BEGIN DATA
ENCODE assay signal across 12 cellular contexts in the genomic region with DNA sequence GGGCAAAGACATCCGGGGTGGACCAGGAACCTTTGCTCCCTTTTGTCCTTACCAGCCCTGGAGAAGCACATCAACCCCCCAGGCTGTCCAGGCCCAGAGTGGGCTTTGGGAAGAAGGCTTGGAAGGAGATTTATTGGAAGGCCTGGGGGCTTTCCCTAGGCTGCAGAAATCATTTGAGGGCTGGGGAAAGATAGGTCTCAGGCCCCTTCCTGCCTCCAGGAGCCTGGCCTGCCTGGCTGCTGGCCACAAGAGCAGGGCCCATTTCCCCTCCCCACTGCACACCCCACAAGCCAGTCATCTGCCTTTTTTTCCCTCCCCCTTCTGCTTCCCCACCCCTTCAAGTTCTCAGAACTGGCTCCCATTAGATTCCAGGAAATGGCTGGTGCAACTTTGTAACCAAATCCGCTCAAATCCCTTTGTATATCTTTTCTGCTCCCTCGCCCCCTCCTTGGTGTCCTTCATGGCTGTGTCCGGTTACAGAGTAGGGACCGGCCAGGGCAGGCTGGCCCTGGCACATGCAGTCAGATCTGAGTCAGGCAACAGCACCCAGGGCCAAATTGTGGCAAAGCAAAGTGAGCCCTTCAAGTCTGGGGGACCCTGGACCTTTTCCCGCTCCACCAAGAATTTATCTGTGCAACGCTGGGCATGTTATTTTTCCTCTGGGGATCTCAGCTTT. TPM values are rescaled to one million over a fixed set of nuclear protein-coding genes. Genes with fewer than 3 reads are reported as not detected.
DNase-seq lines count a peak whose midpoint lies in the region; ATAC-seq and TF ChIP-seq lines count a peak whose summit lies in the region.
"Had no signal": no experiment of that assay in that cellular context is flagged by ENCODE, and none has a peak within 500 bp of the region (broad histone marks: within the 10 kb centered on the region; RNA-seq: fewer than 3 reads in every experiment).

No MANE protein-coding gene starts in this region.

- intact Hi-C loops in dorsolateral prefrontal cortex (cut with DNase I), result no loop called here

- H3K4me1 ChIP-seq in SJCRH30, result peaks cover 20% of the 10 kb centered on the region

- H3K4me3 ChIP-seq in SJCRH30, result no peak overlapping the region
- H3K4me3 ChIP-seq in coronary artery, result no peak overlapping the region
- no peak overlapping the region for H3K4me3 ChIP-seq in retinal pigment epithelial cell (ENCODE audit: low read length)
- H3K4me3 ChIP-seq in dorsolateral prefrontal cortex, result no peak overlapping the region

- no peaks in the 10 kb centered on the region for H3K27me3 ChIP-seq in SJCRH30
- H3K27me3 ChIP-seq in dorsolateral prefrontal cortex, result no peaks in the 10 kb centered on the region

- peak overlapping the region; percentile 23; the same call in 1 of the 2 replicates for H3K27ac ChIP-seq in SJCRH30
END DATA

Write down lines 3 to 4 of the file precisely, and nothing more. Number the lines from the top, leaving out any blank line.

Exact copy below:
"Had no signal": no experiment of that assay in that cellular context is flagged by ENCODE, and none has a peak within 500 bp of the region (broad histone marks: within the 10 kb centered on the region; RNA-seq: fewer than 3 reads in every experiment).

No MANE protein-coding gene starts in this region.